Book Review: Readings
Reviewed by David Garza, Fri., Feb. 16, 2001
Still Life With Oysters and Lemonby Mark Doty
Beacon Press, 70 pp., $20
Young poets like to believe that prose is undeniably artless in comparison to their own work, and that a poet trying to write prose is far more interesting than, say, a novelist trying to string together a stanza. But Mark Doty, who teaches some of the nation's best young poets at the University of Houston, must know that most poets attempting prose during the past 100 years have produced disappointing results that fail to match either the artistic skill of their own poems or the technical achievement of more expert writers of prose. For this reason, readers should writhe in a near sexual ecstasy in the rare case when a text successfully combines the distinct intellectual and physical experiences that each genre can trigger. Eschewing any type of swift categorization of genre, the skin-thin volume Still Life With Oysters and Lemon is one of these precious texts.
Doty begins his work by exploring the rapture of standing in New York's Metropolitan Museum of Art and studying the painting "Still Life With Oysters and Lemon" by the Dutch artist Jan Davidsz de Heem. Not unlike Rilke in his best moments of Letters on Cezanne, Doty is able to articulate the physical and spiritual ecstasy of the artistic encounter as a gateway to knowledge about intimacy, memory, and death: "everything floats in this brink, suspended along the long tunnel of disappearance." In the slow and heavy sweep of this free association, the author shares some engaging minor sagas about his early life in rural Tennessee, from the aesthetic influence of his vintage Southern grandmother to the budding nascence of his loneliness.
Doty's work escapes the banal rubric of "memoir" quite easily with his willingness to share these moments sparingly and strictly in the service of the deeply intoxicating topics at hand. Interestingly, the author's previous work, a rather troublesome and self-indulgent memoir called Firebird (1999), featured some equally seductive language and authorial poses. The difference (and it is astounding) is that in the first case, the author coos to himself about a nostalgia that bears no real importance to the reader, whereas Still Life artfully creates the space necessary for dialogue, and it demands that the reader come to the text with some worthwhile ideas on the ecstasies of breath and of art and of death. What the reader is left with is an overwhelming spiritual sheen.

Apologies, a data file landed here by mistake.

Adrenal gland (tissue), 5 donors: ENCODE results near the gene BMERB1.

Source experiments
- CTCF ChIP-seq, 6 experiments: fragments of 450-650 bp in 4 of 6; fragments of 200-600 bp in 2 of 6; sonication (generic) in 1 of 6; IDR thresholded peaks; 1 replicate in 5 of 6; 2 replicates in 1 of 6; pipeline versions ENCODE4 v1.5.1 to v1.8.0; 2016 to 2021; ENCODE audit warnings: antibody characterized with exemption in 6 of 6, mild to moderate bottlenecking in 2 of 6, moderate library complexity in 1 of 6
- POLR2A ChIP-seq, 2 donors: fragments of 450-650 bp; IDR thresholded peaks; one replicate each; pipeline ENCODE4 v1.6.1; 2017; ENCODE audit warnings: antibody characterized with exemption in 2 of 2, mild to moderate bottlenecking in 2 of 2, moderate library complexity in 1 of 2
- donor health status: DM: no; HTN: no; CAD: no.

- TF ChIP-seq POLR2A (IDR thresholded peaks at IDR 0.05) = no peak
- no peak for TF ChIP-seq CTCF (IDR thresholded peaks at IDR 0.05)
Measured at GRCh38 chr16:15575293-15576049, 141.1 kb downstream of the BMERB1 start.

Most important, ultimately, is the fact that the book is written by a poet. That is not to say that a writer of prose could not approach some of Doty's topics with an arresting style as well. But in the end, there are fundamental distinctions between the way poets and other writers operate, the way they see and try to understand the world. When the author recalls the treasure of peppermints hidden in his grandmother's pocketbook, it is undeniable that a poet is at work: "They emerge, one after the other, endless, pouring out: perhaps they come into being the way matter is said to do, from the collapsed bodies of dead stars, streaming out into the world." Doty is also open about his poet's frustration to find a language that can communicate what the shine of a slick oyster can share: "Their liquidity makes me want language to match, want on my tongue their deliquescence, their liquefaction." For a reviewer, the results of Doty's explorations are so divine and subtle and elusive that they become a real challenge to even approach in this format. For a reader, the pleasure is endless.